REFERENCES Johnson, D.W., & Johnson, R.T. (1993). Impact of cooperative and individualistic learning on high-ability students` achievement, self-esteem, and social acceptance. Journal of Social Psychology, 133, 839. Moeller, T.G. (1994). What research says about self-esteem and academic performance. Education Digest, 34. Osborne, J. (1997, July). Identification with academics and academic success among community college students. Community College Review. 25. Rosenberg, M. (1965). Society and the adolescent self-image. Princeton, NJ: Princeton University Press. Wiest, D.J., Wong, E.H., & Kreil, D.A. (1998). Predictors of global self-worth and academic performance among regular education, learning disabled, and continuation high school students. Adolescence, 22, 601. Wiggins, J., & Schatz, E.L. (1994). The relationship of self-esteem to grades, achievement scores, and other factors critical to school success. School Counselor, 41, 239.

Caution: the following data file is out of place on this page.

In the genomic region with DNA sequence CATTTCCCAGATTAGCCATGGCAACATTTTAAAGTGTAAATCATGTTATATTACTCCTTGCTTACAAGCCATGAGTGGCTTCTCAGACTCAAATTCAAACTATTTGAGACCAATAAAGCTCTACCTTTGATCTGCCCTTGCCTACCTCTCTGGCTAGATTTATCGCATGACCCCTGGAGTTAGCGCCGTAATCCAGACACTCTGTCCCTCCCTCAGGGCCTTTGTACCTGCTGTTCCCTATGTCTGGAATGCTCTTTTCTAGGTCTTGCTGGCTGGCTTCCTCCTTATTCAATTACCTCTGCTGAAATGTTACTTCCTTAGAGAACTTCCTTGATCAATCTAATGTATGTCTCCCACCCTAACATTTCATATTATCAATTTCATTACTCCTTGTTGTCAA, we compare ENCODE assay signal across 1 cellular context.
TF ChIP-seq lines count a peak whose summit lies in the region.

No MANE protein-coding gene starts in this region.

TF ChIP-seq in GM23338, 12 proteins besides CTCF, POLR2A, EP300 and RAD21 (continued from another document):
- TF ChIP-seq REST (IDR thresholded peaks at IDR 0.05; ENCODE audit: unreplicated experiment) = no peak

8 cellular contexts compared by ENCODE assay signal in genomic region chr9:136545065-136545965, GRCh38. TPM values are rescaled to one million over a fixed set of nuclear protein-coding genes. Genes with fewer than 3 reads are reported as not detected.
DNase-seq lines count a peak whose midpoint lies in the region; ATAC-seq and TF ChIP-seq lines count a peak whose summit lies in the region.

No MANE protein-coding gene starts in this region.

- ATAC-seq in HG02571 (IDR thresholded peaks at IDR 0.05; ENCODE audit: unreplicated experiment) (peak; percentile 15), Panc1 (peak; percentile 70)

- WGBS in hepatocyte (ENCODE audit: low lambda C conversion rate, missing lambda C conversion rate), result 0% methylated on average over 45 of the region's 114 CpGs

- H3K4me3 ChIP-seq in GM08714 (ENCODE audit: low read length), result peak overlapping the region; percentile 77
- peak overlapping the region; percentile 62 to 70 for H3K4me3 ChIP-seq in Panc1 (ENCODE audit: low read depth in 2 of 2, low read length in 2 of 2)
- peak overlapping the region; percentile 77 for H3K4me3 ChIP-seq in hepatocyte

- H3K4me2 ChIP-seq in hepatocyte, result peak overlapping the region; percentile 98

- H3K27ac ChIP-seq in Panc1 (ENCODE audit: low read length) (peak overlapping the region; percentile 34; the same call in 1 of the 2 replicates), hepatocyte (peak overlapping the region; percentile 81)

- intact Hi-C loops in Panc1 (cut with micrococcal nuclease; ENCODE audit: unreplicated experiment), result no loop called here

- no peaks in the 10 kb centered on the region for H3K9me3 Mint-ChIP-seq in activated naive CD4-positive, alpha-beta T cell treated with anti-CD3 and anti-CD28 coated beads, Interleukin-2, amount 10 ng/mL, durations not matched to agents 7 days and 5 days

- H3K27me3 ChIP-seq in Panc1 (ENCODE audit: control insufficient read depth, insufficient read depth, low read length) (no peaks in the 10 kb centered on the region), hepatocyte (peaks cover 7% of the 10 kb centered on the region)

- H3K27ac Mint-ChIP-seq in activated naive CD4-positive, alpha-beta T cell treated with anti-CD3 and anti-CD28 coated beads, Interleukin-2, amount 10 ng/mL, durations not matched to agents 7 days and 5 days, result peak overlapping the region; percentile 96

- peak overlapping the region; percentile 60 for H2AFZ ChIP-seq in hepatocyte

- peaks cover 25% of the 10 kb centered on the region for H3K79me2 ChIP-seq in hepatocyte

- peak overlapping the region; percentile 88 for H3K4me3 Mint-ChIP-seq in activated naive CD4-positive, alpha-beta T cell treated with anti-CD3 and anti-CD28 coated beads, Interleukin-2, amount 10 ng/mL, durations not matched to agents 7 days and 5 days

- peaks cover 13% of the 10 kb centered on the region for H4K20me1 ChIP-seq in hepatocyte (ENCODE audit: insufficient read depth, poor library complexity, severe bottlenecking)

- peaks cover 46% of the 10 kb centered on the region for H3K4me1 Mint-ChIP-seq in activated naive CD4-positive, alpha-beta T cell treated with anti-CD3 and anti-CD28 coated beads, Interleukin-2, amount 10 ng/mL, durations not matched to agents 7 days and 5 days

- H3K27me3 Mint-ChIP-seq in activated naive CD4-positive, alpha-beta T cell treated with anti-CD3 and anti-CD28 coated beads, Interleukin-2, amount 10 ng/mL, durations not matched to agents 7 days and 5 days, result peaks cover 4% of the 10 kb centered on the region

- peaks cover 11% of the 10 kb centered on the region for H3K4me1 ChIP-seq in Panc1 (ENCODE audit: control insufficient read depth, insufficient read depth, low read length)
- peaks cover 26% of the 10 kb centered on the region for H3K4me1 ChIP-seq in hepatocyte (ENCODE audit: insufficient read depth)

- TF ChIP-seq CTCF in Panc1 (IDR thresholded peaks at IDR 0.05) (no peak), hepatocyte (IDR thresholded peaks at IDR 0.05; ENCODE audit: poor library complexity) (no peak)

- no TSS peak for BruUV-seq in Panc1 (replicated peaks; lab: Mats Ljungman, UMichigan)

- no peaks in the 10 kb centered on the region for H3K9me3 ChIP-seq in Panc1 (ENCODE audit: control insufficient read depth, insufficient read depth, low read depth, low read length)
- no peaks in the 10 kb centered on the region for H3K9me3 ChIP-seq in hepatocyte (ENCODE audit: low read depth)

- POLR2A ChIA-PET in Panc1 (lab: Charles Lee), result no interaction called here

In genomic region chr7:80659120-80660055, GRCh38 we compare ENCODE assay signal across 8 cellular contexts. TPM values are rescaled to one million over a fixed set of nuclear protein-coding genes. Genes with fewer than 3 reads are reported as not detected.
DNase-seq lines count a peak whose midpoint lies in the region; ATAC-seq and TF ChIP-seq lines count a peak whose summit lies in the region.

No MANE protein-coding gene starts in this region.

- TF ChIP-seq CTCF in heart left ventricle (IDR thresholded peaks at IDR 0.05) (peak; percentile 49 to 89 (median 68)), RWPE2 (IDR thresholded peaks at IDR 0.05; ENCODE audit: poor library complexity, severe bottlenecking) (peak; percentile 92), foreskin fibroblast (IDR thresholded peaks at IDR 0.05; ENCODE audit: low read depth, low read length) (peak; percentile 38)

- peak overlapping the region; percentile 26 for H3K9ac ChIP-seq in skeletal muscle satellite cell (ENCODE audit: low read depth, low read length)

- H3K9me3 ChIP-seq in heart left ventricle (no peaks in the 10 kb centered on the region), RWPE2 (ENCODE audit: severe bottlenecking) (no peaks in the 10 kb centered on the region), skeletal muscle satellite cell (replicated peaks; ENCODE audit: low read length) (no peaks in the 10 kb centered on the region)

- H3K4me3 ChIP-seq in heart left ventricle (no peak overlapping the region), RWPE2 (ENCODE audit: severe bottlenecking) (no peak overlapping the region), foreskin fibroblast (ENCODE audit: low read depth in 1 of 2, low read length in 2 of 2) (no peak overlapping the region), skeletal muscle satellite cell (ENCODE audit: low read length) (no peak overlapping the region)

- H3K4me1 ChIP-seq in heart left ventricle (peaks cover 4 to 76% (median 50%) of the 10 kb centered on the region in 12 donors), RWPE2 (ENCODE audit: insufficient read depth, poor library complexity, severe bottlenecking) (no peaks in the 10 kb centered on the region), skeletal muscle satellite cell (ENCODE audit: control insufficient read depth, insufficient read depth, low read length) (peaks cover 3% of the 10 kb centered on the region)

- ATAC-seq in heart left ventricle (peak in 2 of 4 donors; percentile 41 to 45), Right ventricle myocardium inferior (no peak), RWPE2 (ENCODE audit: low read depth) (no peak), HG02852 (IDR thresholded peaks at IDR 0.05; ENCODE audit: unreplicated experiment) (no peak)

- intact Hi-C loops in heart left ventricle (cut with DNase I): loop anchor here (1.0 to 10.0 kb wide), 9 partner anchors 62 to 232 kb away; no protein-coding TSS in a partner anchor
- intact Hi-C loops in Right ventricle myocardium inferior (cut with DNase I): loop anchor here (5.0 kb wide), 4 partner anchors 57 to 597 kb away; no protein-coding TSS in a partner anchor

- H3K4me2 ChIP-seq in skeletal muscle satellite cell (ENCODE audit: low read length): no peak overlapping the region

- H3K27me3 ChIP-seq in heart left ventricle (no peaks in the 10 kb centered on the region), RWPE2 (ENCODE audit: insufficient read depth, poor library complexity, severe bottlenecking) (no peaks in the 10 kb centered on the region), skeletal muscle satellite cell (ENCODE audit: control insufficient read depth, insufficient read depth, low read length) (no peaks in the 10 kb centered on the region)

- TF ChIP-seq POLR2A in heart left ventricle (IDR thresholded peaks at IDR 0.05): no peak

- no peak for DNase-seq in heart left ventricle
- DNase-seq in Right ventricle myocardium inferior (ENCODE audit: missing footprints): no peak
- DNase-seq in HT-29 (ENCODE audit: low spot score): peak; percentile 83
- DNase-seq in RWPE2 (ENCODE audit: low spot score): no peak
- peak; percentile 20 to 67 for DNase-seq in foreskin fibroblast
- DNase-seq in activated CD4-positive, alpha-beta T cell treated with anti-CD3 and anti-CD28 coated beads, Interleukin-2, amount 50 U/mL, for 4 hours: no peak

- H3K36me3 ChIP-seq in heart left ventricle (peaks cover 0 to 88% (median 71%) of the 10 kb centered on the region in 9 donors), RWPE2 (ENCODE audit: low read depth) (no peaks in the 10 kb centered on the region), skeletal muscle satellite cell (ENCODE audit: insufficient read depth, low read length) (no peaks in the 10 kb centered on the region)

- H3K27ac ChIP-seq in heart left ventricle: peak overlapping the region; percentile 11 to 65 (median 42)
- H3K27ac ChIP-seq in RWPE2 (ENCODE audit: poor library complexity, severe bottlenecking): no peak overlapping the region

ROSENBERG SELF-ESTEEM SCALERead each statement below. Decide the extent to which you agree with each statement. Then circle the number that corresponds with your answer.1-Strongly Agree 2-Agree 3-Disagree 4-Strongly Disagree
1. On the whole, I am satisfied with myself.1 2 3 4 2. At times, I think I am no good at all.1 2 3 43. I feel that I have a number of good qualities.1 2 3 44. I am able to do things as well as most other people1 2 3 45. I feel I do not have much to be proud of.1 2 3 46. I certainly feel useless at times.1 2 3 47. I feel that Iím a person of worth, at least on an equal plane with others.1 2 3 48. I wish I could have more respect for myself.1 2 3 49. All in all, I am inclined to feel that I am a failure.1 2 3 410. I take a positive attitude toward myself.1 2 3 4
Year in College___________________________ Are you in the Honors Program? ___Yes ___NoIf Yes, when did you enter?_______________________If No, are you eligible for the Program?______________